We are approaching that time of the year – it is getting cold outside, and the weather is turning “frightful” – like that lovely old Christmas carol we are all so familiar with. Unfortunately, with this joyful season comes some uncomfortable temperature changes. Thankfully, though, it is something that we can plan for!
There are a lot of different newspaper articles out there that cover how that can work, such as this one, https://www.washingtonpost.com/business/2018/10/01/use-this-checklist-prepare-your-home-winter/, but there is a bit more to it than that, as well. If you have ever considered getting a fireplace or changing the one that you currently have, you have come to the right place! Today, I will explain how gas logs work and what they are in the first place, as well as some of the reasons to consider one!
What are They?
Honestly, until I started looking for ways to have a fireplace experience without needing to burn real logs, I had never heard of them. They do not sound like what they really are, either – “gas log” implies that they might be made of gas or somehow just a projection. However, the reality is that they are made of ceramic.
Obviously, they are still fashioned to look like real logs. That is a large part of the appeal, really – they bring all the aesthetics without the risks that come from using natural wood. You can have them designed to look like any type that you like, whether that is pine, oak, or even a type of driftwood.
How do they Work?
At first glance, they do appear to just look like a regular, wood-burning fireplace. That is, of course, the goal. What is nice is that they do provide plenty of warmth, as well. How do they do that, then?
Whether you use a Watson’s gas log or some other kind, the mechanisms behind them work the same way (usually). There are typically two choices between the fuel that you use – that being either natural gas or propane. That is where the name really comes from, of course.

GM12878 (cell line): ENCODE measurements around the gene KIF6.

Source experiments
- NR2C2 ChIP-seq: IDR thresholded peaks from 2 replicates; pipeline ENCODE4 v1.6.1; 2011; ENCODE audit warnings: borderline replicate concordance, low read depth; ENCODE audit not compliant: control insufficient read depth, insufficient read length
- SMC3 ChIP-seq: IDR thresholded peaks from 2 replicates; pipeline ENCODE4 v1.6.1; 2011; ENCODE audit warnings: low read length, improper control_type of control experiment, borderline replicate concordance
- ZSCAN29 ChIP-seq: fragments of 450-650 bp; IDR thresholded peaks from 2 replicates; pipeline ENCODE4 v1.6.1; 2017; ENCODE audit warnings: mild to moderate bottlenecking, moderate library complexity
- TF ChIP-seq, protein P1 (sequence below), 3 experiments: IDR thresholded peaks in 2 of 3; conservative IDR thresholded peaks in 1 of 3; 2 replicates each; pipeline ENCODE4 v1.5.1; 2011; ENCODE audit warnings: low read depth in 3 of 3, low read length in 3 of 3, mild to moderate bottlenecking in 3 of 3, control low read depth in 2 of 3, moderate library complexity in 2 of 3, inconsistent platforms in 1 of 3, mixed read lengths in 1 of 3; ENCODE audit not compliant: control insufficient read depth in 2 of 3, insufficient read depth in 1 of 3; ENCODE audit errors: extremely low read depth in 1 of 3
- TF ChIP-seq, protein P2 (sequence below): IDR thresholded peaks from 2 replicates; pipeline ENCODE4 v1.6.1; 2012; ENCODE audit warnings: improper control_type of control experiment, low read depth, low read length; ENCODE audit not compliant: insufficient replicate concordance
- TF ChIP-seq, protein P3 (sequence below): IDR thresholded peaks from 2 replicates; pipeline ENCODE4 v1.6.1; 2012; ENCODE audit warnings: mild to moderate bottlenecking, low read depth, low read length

Something to note is that the propane ones do require a propane tank to operate correctly. In addition to that, they generally burn much hotter as well, meaning that the ceramic may be hot to the touch. That is why many folks opt for the natural gas option instead, in particular if they already utilize this to heat their home in the first place.
So, that is how they still function as a normal one and offer warmth and comfort in the coldest of winter months. However, you do not have to deal with the ashes and other frustrations that come with the wood-burning type. Let me explain.
Why they are More Popular than Ever
Have you ever had to tend a normal fire in a fireplace? The flames always seem to be particularly finnicky when we want them to burn brightly and warmly. Logs turn to ash, and I swear, the little pieces manage to flutter into the most inconvenient spots.
Cleaning up afterwards is quite the chore as well. It is to the point that there are entire blogs, like this one, dedicated just to directions on how to accomplish it. Obviously, that means that it is not exactly simple.
With a gas log style of fireplace, though, there does tend to be less cleanup involved. Sure, you will probably have to dust them off a few times a year (especially in the warmer months), but getting a duster is nothing compared to trying to scrub ash off of your favorite blanket.
One final reason that they seem to have been bolstered in popularity as of late probably has to do with our growing understanding of fire safety and some of the risks that come with lighting up a flame in our homes. You might be surprised by how many children and/or pets actually manage to injure themselves – especially when they are unsupervised.
In general, I think that a lot of families just find them more convenient. I have had both over the course of my life, and I think that I would agree with that sentiment. If it has not already been clear, me and cleaning up after something like this do not exactly get around. While this is not my sole motivator, it has played a role in my opinion.
Naturally, though, there are still going to be some caveats. You can usually call the retailer or installation service that you are considering and chat with them about some of the pros and cons that come with getting one for your home. Personally, talking to professionals about these matters tends to be something that I trust compared to other resources that we can take a look at.